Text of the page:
Who you hire matters, but your onboarding process will also determine how successful your new team members are. Onboard the right way and you’ll form lasting relationships that will help your new business succeed. Take the wrong approach and you could end up losing your new hires after you’ve invested time, money and energy in training them.
Onboarding is important for any business, but it is absolutely essential for a startup. Since you won’t be fully established yet or have long-term employees to guide your new workers, you’ll rely heavily on the onboarding process to bring everyone together. These tips and ideas will help you onboard your team the right way for your new startup:
Expect roles to change
You may have hired someone for their graphic design skills, but when you discover they can also fix your router and is a master of memes for your social media channel, the role could shift. Once you get past the “a few of us around a small table” stage and need a real hierarchy, you may find your team dynamics and roles shift as well. Be ready and be agile and willing to change things up.
Begin onboarding early
Your job is not done when you select the winning candidate; you need to stay in touch, get all the paperwork out of the way and start creating an engaging and welcoming process. Set the right expectations — you’re a growing startup, not Zappos or Apple (yet) so the fun employee playroom might be just in the dream stages right now. The right candidates will understand and appreciate getting in on the ground floor and be willing to grow. Your onboarding process does not need to happen in a boardroom or even a static workplace, start where you are but stay in touch in the period between the hiring and the actual start date.
Work on a schedule
Will your new hires all be in the office all the time, or will you allow them to work from home? What does a typical day look like for each role and what does your new team member need to do their jobs effectively? Who gets office space, who gets the good office space and who shares the community zones in the middle. Your creative types may like hanging out in a central area, while your sales team may need a different spot for strategy sessions and calls.
whether you do some formal icebreaking events or activities or casually introduce your new hires to one another, make sure they have a chance to get to know one another. You don’t need to roll out an org chart, but being able to put names with faces and having the opportunity to meet in a low-pressure, social setting, helps everyone get integrated as a team member right from the start. If you are growing quickly, make sure the new hires get brought up to speed quickly, and that your existing employees get an idea of where the new employees fit in.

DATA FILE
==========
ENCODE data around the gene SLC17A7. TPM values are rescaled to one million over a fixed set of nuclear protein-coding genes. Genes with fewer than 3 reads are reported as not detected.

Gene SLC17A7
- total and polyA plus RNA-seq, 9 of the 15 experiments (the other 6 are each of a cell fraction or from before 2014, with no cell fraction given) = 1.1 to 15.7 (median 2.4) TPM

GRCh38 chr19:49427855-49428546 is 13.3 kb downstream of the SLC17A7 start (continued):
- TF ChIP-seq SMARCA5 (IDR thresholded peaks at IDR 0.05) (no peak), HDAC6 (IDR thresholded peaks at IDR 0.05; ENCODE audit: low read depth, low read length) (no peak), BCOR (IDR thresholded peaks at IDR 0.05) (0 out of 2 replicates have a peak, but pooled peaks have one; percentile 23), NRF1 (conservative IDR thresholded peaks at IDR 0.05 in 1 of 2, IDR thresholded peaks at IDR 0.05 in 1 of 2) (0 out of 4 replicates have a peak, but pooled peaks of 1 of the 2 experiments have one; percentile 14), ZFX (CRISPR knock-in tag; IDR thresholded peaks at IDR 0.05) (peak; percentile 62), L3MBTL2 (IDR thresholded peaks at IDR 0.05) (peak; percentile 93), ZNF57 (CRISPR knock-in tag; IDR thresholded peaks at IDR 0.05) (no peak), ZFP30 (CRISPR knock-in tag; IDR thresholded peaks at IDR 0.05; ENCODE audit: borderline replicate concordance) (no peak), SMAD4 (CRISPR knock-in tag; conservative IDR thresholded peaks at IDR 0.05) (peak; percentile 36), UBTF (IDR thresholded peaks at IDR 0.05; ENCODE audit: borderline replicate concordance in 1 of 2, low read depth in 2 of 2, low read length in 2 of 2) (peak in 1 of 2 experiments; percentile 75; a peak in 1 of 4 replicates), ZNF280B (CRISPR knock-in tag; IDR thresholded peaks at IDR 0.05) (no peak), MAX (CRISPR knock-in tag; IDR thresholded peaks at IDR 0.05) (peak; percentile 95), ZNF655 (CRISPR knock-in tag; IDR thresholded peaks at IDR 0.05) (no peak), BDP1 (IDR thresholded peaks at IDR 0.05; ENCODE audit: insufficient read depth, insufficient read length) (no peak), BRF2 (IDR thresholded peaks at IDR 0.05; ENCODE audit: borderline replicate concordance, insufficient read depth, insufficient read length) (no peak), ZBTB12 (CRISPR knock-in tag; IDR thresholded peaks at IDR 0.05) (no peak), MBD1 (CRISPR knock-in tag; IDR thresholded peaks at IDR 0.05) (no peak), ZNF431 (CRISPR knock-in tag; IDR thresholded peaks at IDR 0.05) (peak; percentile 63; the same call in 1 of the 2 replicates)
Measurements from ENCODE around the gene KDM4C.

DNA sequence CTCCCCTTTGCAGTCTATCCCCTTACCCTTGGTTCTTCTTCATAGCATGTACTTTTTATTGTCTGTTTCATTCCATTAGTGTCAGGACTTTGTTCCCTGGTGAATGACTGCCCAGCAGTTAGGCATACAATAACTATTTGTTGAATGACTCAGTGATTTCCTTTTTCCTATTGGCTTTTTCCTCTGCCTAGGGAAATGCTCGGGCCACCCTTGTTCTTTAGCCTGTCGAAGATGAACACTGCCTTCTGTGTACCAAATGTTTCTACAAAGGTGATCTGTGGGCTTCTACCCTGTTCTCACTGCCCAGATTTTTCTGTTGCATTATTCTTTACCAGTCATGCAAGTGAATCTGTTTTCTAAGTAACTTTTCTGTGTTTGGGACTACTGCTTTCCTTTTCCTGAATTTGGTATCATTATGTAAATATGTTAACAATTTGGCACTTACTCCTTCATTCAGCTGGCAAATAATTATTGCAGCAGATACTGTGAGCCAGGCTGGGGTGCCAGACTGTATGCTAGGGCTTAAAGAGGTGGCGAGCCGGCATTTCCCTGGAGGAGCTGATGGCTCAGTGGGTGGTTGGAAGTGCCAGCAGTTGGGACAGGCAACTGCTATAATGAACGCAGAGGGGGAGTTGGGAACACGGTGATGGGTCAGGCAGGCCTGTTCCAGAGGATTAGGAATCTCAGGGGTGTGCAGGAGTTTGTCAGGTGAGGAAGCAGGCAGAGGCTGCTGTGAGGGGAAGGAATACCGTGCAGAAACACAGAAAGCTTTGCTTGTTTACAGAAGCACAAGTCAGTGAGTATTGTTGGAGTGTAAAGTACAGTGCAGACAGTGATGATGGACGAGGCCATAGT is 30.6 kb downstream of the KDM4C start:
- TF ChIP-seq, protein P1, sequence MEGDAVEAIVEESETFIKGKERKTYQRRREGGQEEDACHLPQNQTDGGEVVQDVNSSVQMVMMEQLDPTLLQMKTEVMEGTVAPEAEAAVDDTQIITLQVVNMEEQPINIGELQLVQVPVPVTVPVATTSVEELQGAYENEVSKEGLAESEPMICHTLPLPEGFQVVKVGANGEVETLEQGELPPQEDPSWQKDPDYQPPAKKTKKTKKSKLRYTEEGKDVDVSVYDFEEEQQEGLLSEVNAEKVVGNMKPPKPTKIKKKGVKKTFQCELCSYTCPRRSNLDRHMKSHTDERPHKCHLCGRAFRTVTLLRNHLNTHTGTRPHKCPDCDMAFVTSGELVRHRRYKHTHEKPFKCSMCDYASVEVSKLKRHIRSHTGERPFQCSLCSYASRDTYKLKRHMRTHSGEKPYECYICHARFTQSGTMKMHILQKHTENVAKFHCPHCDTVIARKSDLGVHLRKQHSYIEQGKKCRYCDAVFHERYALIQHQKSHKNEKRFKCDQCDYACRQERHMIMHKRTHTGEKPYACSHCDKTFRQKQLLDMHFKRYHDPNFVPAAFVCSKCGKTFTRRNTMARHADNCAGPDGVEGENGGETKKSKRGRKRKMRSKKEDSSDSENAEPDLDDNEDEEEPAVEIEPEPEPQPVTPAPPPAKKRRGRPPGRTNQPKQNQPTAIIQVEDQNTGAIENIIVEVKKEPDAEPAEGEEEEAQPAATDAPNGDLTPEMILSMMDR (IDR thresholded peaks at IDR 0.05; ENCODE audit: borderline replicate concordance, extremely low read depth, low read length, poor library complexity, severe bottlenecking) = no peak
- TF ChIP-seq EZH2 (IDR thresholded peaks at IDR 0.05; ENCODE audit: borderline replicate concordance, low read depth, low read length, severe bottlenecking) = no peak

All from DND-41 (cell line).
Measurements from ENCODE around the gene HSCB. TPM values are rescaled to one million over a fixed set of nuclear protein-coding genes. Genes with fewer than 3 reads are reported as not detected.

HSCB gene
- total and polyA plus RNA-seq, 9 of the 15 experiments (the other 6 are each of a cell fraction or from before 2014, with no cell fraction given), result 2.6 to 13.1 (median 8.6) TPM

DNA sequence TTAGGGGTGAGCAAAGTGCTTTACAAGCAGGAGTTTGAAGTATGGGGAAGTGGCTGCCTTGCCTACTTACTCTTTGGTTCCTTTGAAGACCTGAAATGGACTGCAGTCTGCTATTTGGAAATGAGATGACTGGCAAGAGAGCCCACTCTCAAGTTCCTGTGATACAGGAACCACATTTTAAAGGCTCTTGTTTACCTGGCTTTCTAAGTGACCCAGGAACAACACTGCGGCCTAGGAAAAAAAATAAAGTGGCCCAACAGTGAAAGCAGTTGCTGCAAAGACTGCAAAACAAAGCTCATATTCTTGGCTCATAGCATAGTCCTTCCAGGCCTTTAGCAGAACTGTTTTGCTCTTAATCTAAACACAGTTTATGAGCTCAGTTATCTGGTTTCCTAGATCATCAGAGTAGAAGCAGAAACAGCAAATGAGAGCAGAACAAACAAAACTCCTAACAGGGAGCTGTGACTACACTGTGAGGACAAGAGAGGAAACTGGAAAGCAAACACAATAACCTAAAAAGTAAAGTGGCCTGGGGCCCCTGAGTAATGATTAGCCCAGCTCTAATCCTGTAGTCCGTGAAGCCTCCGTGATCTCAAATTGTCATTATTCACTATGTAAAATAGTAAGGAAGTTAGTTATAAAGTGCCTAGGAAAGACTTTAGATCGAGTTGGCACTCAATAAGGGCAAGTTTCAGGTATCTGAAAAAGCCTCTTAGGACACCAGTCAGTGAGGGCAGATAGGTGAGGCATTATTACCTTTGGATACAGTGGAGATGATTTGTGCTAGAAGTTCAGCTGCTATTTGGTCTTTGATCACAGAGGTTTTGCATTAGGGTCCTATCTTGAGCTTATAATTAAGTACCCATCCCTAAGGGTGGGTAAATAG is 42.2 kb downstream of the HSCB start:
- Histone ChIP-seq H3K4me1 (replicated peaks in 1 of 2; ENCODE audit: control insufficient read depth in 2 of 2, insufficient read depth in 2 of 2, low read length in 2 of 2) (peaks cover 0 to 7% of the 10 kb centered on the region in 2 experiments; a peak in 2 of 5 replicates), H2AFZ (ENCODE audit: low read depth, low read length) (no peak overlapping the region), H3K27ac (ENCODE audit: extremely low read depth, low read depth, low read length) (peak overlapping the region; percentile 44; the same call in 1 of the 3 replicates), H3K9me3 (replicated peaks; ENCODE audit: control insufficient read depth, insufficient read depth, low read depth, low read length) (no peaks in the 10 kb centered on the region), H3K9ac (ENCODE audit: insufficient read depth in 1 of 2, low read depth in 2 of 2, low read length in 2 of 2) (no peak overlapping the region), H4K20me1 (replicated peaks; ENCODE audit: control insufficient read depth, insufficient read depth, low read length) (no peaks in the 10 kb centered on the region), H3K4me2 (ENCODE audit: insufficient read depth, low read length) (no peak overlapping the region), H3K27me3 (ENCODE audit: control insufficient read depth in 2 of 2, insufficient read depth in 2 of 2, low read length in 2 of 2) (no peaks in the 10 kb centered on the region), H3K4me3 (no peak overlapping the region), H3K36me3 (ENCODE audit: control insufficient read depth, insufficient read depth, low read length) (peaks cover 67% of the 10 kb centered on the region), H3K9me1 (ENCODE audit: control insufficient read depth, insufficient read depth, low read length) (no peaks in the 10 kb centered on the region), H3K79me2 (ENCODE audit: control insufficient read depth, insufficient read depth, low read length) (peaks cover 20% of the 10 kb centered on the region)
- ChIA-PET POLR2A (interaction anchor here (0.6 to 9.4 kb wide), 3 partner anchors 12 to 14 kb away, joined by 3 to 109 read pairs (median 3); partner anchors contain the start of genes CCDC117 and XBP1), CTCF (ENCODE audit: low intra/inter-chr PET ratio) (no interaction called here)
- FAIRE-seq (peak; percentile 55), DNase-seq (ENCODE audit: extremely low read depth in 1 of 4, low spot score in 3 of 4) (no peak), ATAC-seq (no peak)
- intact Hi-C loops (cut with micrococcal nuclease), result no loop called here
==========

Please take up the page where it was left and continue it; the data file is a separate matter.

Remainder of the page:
Create a device policy
In today’s digital world it is more important than ever to secure your network and data, particularly as a startup. Decide now what you’ll allow for devices—will you go BYOD, allowing employees to bring their own devices to use for work or will you provide your team with the tech they need? What about your cloud network and remote access? In the early stages, you may be relying on employees to use their own phones — but make sure you know how accessible your data is and what happens if a device is lost. This is the time to relay your policies about devices, passwords and more so new hires understand the best way to access and use data.
Make the first week an orientation
Focus solely on orientation the first week, allowing your new employees to ease into their roles and to take the time to meet everyone. Giving your startup employees a walk to their workstations or offices and a handful of papers just isn’t enough.
Go over everything, even the small stuff
Make sure you cover the entire workflow process – everyone on your team should know how information and projects are completed and which specific parts they are accountable for. Providing full information ensures that your new hire has everything they need to do their job in a busy, changing startup landscape.
Empower your team
You chose this team for a reason; make sure that you are providing them with the tools they need to succeed, then back off and let them have the autonomy they need to perform. While you do need to give a full picture of the company and the job at hand you also need to let the people you have chosen for your startup take ownership of the roles you have assigned to them.
Don’t stop engaging
Part of a successful onboarding process is communicating and engaging with your new hires; don’t stop when the official orientation is over. Staying in touch and keeping lines of communication open ensures your new hires feel like they are really a part of your team and ensures that they actually stick around long enough to benefit your organization.
Simply being aware that a startup is in a state of flux and that you may not have the same experience as a typical business can help you strike the right balance between setting rules and having flexibility when it comes to startup employees. Roles could shift as time progresses and you may find that some policies or workflow you started with no longer work for your organization. Remaining flexible and agile can help you keep the employees you’ve worked so hard to onboard.
Managing startup employees in the right way helps ensure that your team is here to stay and maximizes your ROI, too. Mistakes in the onboarding process can be costly; taking the time to consider your process and come up with a system that works can help you get your new team up and running in a flash and ensures everyone understands the roles they need to play to make the startup successful..
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